Vascular insulin resistance is a hallmark of type 2 diabetes (T2D) and dampening of insulin-induced vasodilation is its primary consequence. Notably, in T2D, reduced insulin-stimulated vasodilation and blood flow to tissues such as skeletal muscle significantly limits glucose uptake and contributes to impaired glucose control. A detailed understanding of the precipitating factors and mechanisms underlying the defects in vasodilator actions of insulin is critical for the development of therapeutic strategies aimed at improving glycemic control and protecting against cardiovascular disease. Based on our prior work and most recent and exciting preliminary data, we propose the novel hypothesis that ADAM17-mediated shedding of the insulin receptor alpha (IR?) from endothelial cells impairs insulin-stimulated vasodilation in T2D. We further propose that the increased activity of endothelial ADAM17 is attributed to protein kinase-C (PKC) activation and subsequent externalization of phosphatidylserine (PS) to the outer leaflet of the cell membrane, which serves to guide ADAM17 to its targeted substrates. As exogenous PS is a competitive inhibitor of ADAM17 sheddase activity, we will also determine the efficacy of oral administration of PS for restoring vascular insulin sensitivity in T2D patients. We will test our innovative hypotheses with gain- and loss-of-function genetic-manipulation experiments in human cultured endothelial cells, in isolated resistance arteries harvested from patients undergoing abdominal surgery, and in patients with T2D. Experimental results will determine the role of PS externalization-ADAM17 activation-IR? shedding as a mechanism impairing the vasodilatory actions of insulin in T2D. Specifically, in Aim 1, we will determine the mechanism by which PKC causes the externalization of PS and whether PS externalization is needed for PKC-dependent activation of ADAM17 in endothelial cells. Next, in Aim 2, we will determine the role of ADAM17 activity in IR? shedding and subsequent impairment of insulin-stimulated vasodilation in T2D. Finally, in Aim 3, we will perform a randomized double-blind clinical trial to determine the therapeutic efficacy of oral administration of the competitive inhibitor of ADAM17 sheddase activity, PS, on insulin-stimulated leg blood flow in patients with T2D. Our team is poised to move cardiovascular and diabetes research forward with a project that will exert a sustained, powerful impact across a number of levels of inquiry that are novel conceptually, mechanistically, methodologically, and therapeutically. Indeed, this proposal represents a paradigm shift from our current mechanistic understanding of vascular insulin resistance. Targeting ADAM17 activation holds extraordinary promise for correcting vascular insulin resistance and ultimately preventing/treating T2D-associated metabolic and cardiovascular diseases.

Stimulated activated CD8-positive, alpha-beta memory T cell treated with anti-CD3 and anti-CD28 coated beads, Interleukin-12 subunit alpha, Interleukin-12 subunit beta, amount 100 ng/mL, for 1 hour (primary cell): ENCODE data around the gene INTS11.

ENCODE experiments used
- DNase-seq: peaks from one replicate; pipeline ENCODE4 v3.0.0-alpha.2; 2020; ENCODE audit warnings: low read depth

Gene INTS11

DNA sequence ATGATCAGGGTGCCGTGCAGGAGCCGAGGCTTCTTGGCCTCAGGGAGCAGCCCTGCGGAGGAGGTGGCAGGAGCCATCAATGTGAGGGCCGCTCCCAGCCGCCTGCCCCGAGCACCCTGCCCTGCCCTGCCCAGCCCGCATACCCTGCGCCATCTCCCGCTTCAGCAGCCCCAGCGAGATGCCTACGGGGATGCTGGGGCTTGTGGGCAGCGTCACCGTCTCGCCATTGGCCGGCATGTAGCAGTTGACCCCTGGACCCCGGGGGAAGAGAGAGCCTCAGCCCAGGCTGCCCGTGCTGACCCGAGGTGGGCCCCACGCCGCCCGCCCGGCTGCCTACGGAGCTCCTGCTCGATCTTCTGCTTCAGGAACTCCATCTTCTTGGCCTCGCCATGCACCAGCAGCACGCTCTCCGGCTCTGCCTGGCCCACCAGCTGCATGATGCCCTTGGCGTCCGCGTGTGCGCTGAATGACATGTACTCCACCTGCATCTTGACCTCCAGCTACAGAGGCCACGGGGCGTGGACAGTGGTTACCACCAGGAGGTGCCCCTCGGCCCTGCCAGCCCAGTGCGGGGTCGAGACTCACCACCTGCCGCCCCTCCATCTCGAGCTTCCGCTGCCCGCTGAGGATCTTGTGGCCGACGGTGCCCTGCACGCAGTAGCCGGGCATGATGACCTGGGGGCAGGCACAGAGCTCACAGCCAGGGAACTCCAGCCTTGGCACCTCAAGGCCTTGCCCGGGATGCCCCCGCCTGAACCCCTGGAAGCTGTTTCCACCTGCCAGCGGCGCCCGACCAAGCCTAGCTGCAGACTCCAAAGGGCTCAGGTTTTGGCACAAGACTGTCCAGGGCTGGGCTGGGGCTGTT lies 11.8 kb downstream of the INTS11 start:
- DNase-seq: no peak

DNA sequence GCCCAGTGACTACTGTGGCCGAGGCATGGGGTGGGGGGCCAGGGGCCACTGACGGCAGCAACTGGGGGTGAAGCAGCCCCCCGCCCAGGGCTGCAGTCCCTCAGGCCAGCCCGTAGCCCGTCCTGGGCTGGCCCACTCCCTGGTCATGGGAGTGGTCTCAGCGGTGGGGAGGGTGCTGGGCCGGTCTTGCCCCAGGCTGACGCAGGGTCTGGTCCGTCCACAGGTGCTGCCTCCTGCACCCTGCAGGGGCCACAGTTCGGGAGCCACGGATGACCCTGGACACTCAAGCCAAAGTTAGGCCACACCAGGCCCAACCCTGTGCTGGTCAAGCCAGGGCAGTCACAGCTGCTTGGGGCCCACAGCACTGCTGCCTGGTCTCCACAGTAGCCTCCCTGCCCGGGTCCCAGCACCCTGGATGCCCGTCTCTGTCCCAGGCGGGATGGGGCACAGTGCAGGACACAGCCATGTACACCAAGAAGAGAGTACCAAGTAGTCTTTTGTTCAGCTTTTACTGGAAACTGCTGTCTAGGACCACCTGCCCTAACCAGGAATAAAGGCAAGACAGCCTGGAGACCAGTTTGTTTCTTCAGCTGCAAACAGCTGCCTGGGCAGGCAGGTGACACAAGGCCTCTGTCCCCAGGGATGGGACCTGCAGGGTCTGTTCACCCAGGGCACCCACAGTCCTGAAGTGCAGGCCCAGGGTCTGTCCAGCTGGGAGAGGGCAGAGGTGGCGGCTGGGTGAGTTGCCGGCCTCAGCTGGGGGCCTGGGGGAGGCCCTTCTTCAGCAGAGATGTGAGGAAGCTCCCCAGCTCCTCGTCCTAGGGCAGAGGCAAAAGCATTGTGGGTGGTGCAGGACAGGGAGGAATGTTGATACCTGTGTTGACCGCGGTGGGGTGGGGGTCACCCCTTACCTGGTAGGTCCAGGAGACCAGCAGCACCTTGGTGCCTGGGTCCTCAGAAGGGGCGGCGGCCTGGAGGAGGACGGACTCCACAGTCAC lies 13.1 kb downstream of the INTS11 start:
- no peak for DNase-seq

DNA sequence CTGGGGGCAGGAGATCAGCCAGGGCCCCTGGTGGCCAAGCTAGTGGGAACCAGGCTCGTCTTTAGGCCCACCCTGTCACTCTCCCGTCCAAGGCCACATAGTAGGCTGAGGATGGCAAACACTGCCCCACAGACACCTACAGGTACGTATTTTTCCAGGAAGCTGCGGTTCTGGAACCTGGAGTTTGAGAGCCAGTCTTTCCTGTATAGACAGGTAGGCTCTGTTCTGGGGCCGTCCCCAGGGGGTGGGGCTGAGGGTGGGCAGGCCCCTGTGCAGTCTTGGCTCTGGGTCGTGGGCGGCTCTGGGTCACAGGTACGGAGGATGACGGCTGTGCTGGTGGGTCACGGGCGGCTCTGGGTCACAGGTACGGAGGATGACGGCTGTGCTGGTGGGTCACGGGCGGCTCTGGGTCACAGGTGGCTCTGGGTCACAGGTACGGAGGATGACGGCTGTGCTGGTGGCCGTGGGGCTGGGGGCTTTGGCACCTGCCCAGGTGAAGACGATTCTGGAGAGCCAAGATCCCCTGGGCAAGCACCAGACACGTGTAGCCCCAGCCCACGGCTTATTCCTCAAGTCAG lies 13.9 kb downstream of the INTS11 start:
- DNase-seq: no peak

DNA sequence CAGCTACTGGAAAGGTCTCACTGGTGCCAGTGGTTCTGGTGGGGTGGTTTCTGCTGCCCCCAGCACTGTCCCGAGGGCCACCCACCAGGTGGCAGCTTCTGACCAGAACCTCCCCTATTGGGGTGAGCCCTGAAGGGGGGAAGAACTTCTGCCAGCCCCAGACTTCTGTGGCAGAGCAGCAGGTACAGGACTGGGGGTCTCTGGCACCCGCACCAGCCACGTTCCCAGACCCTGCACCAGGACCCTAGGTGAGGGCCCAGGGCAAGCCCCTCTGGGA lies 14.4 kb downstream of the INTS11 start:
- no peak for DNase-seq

Public Health Relevance

The prevalence of type 2 diabetes (T2D) is increasing by alarming proportions in the US and worldwide. Over the last two decades, the number of new cases of diabetes has almost tripled in the US and current projections estimate that one in three Americans will have diabetes by 2050. This has a tremendous health care significance, as eight out of 10 patients with T2D die from cardiovascular disease. Vascular insulin resistance is an important factor in the pathogenesis of T2D and cardiovascular disease. The proposed study will determine the role that ADAM17 activity has in mediating microvascular insulin resistance in T2D with the goal of elucidating new therapeutic strategies.

National Institute of Health (NIH)
National Heart, Lung, and Blood Institute (NHLBI)
Research Project (R01)
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Clinical and Integrative Cardiovascular Sciences Study Section (CICS)
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Mcdonald, Cheryl
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University of Missouri-Columbia
Schools of Medicine
United States
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